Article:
7 easy healthy food swaps

1. Swap out Butter for Avocado

Avocados are packed with vitamins and minerals the main being Omega 3 fatty acids which not only help your hair, skin, teeth and nails but also vital in brain function, memory retention and cognition. They also help reduce cholesterol and fight against heart disease. Avocados contain heart-healthy monounsaturated fat. This kind of fat can lower LDL (bad) cholesterol and maintain HDL (good) cholesterol, while decreasing belly fat.

2. Use Olive Oil instead of Vegetable Oils

Olive oil is the natural juice that is derived from the Olive and is the only vegetable oil that is natural and can be consumed freshly pressed from the fruit. It is rich in monounsaturated fats (it has the largest amount of all naturally pressed oils) which, similar to Avocado, helps to lower cholesterol and is a potent antioxidant so helps reduce free radicals in the body. Olive oil however has a low smoke point which makes it perfect for using on low to medium heat such as stir frying or pan searing foods. Vegetable oil on the other had is typically made from blending the oils from a variety of fruits, nuts and seeds which commonly consists of Olive, soybean, safflower and peanut oils. Although it does have a higher smoke point than Olive oil, it is not as natural and it has a higher fat content than pure olive oil.

3. Use a Pulse Pasta instead of white pasta

Pulse pastas are generally made from a variety of legumes such as peas, lentils, chickpeas and beans. Swapping out the white pasta for pulse pasta is going to make a world of difference. It not only has twice the protein at 21gms vs 12 and twice the fibre of regular pasta but it is also lower in carbohydrates and naturally Gluten free so great for people who are coeliac or have a gluten intolerance.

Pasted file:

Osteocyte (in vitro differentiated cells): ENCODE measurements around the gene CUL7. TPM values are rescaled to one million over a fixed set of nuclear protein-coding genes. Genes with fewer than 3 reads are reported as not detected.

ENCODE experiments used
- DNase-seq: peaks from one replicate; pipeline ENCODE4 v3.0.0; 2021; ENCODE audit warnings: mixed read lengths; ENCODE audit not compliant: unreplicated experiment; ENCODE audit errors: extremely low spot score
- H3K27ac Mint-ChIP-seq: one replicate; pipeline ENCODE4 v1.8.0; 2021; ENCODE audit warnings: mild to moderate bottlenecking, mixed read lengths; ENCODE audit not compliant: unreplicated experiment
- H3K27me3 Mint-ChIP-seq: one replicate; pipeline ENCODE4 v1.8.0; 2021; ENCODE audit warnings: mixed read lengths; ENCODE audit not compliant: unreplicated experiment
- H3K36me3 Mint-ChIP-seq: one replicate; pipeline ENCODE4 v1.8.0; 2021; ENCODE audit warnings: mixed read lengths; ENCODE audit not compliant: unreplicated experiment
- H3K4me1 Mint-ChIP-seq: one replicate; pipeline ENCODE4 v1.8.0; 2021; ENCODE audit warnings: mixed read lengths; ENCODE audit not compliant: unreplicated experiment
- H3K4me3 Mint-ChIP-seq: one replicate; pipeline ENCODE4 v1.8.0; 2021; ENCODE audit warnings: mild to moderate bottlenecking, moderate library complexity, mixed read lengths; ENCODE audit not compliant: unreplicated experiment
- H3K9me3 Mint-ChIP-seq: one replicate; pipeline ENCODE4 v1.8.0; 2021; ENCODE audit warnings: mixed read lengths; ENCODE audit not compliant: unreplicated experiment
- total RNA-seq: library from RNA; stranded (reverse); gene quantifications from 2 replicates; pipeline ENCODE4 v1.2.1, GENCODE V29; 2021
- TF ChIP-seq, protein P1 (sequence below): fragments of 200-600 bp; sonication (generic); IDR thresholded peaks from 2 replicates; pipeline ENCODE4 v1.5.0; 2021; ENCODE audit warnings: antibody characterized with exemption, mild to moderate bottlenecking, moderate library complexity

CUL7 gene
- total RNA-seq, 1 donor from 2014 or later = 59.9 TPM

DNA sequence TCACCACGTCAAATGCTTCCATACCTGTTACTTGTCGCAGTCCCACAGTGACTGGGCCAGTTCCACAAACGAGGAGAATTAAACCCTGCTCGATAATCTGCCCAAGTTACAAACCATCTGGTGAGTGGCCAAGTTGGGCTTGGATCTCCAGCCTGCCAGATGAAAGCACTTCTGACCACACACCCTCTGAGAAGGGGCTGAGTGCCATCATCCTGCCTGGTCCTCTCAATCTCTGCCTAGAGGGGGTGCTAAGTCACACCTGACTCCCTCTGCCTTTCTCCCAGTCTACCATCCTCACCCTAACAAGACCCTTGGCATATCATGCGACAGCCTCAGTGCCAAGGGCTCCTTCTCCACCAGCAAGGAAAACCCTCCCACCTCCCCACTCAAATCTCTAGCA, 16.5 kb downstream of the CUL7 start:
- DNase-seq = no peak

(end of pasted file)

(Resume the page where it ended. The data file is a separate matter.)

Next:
4. Instead of chocolate use organic raw Cacao powder

Not only does Cacao taste absolutely delicious and is so easy to incorporate into your cooking, it has numerous health benefits over normal chocolate, as it contains numerous antioxidants, vitamins and minerals. It has been shown to be high in Magnesium, Zinc, Vitamin A and Omega 6 fatty acids. Not only this but it can help regulate blood sugar levels, can aid weight loss due to chromium content and help enhance circulation.

5. Try Almond, soy, macadamia, rice or Oat milks

With the rise of lactose intolerance over the last few years, many other mylk like alternatives have come onto the market. Not only are these a great substitute to help reduce the symptoms of bloating, cramps and fatigue that come with lactose intolerance they are all a great way to get an extra boost of nutrients into your diet. Compared to a cup of normal milk, almond milk provides 516mg of calcium (just over half your daily intake requirements) compared to 295mg of cows milk. It is also lower in fat and carbohydrates at just 3g and 1.5g respectively compared to 4g and 11.8g

6. Instead of flavoured Yoghurt use Greek Yoghurt and add your own fruit

Flavoured yoghurts are generally very high in sugar and saturated fats. Comparing the Chobani Mango greek Yoghurt with the Plain Chobani Greek per 100g - the plain Greek has 9.7g of protein compared to 7.7g, while the saturated fat content was 0.1g for the plain Greek and 1g for the flavoured. The main difference is in the carbohydrate and sugar levels with the sugar at 9.2g being 3 times higher in the flavoured yoghurt and also had double the carbohydrate levels of the pain. Instead of buying flavoured yoghurt, buy the Greek yoghurt and add your own fruit, nuts or berries of choice to avoid the excess sugar and fats.

7. Have oats for breakfast instead of Cereal

Compared to sugary breakfast cereals that leave you feeling hungry an hour later, Oats are not only a very good source of fiber being high in beta-glucan, they contain more soluble fibre than other grains leading to slower digestion, increased satiety and leaving you feeling full for longer. They are also high in many other vitamins, minerals and antioxidants and are the only source of a group of antioxidants called avenanthramides which are believed to be protective against heart diseases whilst also being able to lower blood sugar and cholesterol levels.

2018 by The Nutritional Trainer © 

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